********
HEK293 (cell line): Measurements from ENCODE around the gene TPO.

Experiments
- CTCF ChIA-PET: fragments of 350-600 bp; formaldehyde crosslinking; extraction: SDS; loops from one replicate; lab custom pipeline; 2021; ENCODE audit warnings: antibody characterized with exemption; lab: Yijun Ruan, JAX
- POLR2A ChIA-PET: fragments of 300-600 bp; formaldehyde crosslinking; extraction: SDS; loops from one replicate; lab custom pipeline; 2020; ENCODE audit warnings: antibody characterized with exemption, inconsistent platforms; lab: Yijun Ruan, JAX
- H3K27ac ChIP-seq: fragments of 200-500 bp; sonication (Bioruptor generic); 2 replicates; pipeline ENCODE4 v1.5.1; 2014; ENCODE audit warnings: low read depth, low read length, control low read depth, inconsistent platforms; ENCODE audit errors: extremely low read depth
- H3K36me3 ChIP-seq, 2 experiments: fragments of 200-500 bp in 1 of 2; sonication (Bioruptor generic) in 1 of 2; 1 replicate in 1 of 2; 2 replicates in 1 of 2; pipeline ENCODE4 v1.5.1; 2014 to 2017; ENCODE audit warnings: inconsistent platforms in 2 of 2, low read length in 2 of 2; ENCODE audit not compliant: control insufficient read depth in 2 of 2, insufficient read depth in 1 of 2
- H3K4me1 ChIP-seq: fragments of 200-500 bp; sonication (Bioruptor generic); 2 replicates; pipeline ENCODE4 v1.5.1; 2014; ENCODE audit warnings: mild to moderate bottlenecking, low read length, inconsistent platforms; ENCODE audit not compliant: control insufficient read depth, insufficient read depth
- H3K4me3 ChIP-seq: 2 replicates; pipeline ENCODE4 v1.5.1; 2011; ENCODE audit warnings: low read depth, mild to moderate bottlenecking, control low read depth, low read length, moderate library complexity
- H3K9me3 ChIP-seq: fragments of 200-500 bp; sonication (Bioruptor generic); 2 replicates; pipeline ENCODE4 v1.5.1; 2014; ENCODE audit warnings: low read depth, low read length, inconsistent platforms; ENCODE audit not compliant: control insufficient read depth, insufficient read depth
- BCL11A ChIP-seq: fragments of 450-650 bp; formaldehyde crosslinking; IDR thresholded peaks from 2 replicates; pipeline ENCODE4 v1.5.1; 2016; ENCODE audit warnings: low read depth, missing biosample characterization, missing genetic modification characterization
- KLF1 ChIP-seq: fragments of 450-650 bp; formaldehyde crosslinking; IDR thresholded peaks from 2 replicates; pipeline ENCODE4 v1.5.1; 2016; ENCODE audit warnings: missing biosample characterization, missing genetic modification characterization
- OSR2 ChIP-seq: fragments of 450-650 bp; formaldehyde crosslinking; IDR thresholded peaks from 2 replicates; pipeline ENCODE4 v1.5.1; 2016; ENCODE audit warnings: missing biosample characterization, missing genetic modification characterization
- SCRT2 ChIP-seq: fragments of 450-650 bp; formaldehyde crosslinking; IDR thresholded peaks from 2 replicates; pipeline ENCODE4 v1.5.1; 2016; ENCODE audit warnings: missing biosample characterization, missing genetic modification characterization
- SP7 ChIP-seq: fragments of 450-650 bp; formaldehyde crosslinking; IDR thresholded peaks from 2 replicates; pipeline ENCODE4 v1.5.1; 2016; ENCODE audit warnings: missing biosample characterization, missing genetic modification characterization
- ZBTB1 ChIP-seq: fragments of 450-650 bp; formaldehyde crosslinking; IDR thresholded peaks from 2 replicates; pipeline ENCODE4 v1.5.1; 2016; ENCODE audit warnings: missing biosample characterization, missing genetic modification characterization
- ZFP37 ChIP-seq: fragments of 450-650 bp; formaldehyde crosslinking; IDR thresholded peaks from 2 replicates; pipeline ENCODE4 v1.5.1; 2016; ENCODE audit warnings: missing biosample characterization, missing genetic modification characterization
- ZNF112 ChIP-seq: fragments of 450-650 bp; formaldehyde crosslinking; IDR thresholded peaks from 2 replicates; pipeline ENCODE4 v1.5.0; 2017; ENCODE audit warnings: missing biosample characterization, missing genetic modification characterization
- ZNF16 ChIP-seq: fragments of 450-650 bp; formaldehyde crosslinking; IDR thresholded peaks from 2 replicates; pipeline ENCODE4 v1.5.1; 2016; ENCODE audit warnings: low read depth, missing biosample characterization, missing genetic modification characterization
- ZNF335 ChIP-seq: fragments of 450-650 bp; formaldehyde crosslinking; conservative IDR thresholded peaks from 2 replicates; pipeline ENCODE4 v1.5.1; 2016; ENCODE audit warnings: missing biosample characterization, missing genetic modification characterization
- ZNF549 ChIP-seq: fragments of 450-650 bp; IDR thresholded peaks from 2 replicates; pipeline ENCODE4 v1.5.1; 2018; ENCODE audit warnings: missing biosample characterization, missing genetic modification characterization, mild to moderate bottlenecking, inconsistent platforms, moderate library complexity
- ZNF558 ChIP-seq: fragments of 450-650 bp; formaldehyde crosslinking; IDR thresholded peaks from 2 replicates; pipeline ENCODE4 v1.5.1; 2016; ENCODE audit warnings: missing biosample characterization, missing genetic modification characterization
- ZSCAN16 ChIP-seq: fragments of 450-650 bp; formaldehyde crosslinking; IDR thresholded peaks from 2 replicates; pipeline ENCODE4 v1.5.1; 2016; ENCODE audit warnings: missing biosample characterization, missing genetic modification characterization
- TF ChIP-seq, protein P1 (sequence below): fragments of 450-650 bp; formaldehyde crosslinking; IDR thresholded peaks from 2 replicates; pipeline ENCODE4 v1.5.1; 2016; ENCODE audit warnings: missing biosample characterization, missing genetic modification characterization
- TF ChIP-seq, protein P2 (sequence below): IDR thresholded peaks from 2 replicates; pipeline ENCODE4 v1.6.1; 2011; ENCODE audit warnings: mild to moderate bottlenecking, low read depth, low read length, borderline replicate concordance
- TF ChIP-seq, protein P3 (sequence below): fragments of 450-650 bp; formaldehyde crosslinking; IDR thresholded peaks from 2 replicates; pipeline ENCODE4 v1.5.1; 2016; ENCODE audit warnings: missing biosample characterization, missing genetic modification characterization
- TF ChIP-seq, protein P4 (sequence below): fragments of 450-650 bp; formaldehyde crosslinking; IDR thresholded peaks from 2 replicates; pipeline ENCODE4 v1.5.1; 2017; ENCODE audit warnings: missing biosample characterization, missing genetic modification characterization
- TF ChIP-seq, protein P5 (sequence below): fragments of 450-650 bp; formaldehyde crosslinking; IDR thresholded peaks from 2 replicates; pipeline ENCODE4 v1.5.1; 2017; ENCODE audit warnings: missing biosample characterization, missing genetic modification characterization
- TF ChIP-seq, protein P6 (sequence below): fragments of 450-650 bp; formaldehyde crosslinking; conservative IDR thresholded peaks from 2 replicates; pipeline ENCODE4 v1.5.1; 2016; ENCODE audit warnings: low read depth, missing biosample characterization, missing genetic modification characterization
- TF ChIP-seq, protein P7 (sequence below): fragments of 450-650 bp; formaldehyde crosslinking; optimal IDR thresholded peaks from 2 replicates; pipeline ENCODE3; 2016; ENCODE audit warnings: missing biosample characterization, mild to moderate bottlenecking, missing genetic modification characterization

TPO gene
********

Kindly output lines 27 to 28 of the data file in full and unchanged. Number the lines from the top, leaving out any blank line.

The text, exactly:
- TF ChIP-seq, protein P5 (sequence below): fragments of 450-650 bp; formaldehyde crosslinking; IDR thresholded peaks from 2 replicates; pipeline ENCODE4 v1.5.1; 2017; ENCODE audit warnings: missing biosample characterization, missing genetic modification characterization
- TF ChIP-seq, protein P6 (sequence below): fragments of 450-650 bp; formaldehyde crosslinking; conservative IDR thresholded peaks from 2 replicates; pipeline ENCODE4 v1.5.1; 2016; ENCODE audit warnings: low read depth, missing biosample characterization, missing genetic modification characterization